One thing that has contributed to the watering down of Christianity in American churches is a loss of knowledge about and respect for history. Not that we should idolize history, but it sure is helpful to know the past for a whole host of reasons. It’s good to know how our Christian forefathers wrestled through heresies in the early church era and agreed on biblical conclusions and put them into creeds. It’s good to know how our Christian forefathers stood firm in the faith when tortured to death. It’s good to know how Martin Luther agonized over the Psalms as the righteousness of God killed him and saved him. A church that loses respect for and knowledge of history is a church on its way to a wedding with the world.
Speaking of history, though not specifically Christian, I love how Ken Burns and company describe history in the introduction to their book, The War: An Intimate History, 1041-1945 (New York: Knopf, 2007). Here are a few quotes from the intro, which are applicable to thinking about history and Christianity.
First, Burns said by neglecting to hear the stories of WWII veterans, “we would be guilty of a historical amnesia too irresponsible to countenance.” Thus he was compelled to write and film. Later he says,
“Memory is that deeply personal affirmation of self, that which calibrates and triangulates our sense of who we are, and yet it is also the ambassador of our own individual foreign policy – the agency that helps cement friendships, associations, and ambitions.”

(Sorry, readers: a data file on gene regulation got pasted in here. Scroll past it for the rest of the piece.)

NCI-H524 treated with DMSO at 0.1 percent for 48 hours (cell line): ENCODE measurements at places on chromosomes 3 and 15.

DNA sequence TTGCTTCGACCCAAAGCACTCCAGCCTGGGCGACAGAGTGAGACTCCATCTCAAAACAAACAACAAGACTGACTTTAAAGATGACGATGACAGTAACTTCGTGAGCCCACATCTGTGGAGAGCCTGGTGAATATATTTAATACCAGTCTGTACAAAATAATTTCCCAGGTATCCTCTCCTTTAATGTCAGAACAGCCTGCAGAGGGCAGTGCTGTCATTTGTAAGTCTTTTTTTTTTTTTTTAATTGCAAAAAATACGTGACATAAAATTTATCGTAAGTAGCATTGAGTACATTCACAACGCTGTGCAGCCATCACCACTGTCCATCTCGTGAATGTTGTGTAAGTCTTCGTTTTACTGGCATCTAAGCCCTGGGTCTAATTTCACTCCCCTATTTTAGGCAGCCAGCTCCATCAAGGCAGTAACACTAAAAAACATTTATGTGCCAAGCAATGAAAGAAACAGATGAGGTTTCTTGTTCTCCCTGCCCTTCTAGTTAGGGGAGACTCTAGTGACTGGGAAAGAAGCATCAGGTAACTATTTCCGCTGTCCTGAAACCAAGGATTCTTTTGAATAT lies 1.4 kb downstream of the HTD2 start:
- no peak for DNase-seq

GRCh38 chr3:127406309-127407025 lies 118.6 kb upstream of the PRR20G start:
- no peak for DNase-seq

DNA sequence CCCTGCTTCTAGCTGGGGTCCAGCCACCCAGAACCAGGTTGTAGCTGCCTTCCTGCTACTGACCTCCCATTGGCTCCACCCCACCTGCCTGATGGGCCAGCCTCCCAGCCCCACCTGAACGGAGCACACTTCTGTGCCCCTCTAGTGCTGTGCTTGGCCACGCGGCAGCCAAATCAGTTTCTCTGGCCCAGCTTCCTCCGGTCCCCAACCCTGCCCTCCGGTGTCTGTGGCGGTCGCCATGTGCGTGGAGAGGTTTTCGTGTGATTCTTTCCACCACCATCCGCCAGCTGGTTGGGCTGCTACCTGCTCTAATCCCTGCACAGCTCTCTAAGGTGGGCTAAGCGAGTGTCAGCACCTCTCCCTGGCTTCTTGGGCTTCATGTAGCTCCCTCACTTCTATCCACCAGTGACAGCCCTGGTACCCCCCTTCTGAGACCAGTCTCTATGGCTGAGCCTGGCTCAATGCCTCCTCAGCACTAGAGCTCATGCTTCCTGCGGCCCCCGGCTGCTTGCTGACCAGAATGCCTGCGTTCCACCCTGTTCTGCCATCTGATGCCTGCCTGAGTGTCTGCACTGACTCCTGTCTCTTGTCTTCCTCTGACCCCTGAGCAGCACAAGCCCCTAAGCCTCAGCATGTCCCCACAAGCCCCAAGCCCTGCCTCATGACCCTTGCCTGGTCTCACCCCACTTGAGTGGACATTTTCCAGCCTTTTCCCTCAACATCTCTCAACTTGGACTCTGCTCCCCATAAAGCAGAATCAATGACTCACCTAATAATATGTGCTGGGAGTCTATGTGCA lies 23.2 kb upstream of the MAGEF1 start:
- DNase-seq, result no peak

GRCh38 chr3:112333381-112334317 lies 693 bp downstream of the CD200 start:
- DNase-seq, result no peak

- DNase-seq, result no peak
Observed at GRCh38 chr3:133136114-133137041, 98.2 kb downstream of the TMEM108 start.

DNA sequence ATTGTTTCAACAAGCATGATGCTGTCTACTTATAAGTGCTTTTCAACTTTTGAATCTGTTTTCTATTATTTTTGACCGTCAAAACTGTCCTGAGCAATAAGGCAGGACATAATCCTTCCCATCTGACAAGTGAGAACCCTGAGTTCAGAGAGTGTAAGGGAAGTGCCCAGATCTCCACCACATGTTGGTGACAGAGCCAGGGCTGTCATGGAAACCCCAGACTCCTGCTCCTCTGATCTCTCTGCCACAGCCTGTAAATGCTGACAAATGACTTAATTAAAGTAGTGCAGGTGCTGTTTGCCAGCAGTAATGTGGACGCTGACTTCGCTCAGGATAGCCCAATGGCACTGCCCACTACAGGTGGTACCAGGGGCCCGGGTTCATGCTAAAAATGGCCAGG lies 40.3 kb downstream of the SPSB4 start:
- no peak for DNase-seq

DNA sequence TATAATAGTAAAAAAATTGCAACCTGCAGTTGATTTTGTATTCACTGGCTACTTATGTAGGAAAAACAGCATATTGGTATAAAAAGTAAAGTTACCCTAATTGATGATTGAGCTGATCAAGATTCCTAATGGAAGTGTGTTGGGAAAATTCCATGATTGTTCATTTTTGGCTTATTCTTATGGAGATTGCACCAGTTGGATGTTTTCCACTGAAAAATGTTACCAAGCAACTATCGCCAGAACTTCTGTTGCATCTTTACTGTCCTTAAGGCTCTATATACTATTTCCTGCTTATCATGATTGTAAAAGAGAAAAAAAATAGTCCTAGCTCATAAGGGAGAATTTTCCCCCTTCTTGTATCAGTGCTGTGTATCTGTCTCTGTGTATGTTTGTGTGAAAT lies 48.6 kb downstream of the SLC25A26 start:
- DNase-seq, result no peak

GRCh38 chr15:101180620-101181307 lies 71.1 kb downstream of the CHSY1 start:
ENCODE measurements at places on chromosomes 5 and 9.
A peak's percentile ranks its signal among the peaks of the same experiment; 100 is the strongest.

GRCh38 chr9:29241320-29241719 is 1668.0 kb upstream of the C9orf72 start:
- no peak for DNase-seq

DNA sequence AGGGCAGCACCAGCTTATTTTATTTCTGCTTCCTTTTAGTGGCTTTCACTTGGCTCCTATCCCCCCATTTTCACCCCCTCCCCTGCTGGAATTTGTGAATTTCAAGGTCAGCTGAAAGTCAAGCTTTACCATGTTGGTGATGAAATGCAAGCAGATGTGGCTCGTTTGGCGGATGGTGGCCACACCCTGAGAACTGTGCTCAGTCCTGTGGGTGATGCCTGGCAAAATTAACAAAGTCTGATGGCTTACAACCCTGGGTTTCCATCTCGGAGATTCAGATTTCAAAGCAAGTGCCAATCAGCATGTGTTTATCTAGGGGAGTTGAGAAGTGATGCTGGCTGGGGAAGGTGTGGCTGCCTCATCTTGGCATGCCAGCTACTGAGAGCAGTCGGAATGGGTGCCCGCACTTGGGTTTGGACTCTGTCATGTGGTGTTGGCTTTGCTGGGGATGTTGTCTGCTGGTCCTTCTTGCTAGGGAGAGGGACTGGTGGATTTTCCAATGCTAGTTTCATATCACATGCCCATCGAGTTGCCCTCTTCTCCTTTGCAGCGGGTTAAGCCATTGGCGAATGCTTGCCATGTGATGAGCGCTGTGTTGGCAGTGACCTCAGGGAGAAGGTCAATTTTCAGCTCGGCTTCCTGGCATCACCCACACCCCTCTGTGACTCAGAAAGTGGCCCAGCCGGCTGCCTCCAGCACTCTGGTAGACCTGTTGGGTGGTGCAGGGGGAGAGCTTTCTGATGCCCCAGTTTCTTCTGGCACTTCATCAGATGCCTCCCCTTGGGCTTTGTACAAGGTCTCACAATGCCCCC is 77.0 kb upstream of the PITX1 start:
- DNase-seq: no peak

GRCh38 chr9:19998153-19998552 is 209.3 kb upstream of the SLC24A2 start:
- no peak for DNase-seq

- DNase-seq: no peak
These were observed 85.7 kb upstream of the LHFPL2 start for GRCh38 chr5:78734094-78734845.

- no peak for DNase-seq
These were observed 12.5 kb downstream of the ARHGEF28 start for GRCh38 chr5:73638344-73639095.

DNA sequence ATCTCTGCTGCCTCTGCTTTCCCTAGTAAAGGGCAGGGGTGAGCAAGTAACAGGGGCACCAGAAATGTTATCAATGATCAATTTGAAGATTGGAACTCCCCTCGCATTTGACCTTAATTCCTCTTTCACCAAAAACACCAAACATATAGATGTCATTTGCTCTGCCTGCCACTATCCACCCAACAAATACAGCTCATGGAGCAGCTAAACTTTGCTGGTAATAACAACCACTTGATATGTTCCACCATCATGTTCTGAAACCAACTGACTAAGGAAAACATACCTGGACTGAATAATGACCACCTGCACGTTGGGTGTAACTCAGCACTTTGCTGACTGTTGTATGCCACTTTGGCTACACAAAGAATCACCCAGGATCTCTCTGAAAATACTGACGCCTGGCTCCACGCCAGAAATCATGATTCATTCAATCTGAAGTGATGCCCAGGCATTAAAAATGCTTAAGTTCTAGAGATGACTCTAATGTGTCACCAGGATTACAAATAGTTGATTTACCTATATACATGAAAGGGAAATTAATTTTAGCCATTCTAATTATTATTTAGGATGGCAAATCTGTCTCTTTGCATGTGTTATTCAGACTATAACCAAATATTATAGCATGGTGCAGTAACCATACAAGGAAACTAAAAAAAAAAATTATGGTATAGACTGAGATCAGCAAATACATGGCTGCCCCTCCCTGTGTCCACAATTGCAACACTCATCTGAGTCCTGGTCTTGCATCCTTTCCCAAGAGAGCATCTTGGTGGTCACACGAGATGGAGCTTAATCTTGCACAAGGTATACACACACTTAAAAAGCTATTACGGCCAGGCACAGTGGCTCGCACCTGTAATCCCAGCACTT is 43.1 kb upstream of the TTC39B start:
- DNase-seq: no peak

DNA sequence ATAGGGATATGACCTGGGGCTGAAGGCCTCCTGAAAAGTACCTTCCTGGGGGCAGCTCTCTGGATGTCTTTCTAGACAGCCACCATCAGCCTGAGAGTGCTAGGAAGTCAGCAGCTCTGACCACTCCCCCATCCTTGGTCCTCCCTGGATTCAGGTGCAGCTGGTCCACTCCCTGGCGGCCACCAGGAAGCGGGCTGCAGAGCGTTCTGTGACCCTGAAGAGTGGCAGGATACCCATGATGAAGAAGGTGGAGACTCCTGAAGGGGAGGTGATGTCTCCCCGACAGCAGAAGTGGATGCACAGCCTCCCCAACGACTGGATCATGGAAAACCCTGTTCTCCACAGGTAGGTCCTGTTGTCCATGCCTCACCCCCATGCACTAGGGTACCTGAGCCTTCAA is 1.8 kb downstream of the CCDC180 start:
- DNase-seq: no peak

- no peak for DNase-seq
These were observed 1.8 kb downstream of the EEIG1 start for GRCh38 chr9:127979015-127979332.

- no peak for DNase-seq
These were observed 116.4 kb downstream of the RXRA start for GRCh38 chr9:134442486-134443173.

One of Burns’ main points seems quite ordinary, but it isn’t: “There are no ordinary lives.”
[This] “Is a truth…as old as history itself, but one we always forget, especially in a society like ours, addicted as we are now to the breathless embrace of spurious celebrity, to the great tyranny those synthetic ‘heroes’ have over the rest of us. It is a truth that this kind of nostalgia, and the mindless inattention that issues from it, prevents us from knowing. It is, however, the theme that issues out of every frame of our film and every page of our book – not so much from our own doing as from simply bearing witness to the stories of these remarkably brave young men. … By stepping into memory, by stepping into the great gift of memory these men and women have given us, we liberate ourselves.”
Well said. Read again how he noted that our addiction to synthetic heroes (movie ‘stars,’ sports ‘stars,’ etc.) prevents us from knowing the truth about ordinary lives. By going into the past, we free ourselves from the tyranny of this modern mindlessness. Apply these things to the Christian faith and we have some deep things to think about as we give thanks for the faithful Christians from all places and times who have gone before us.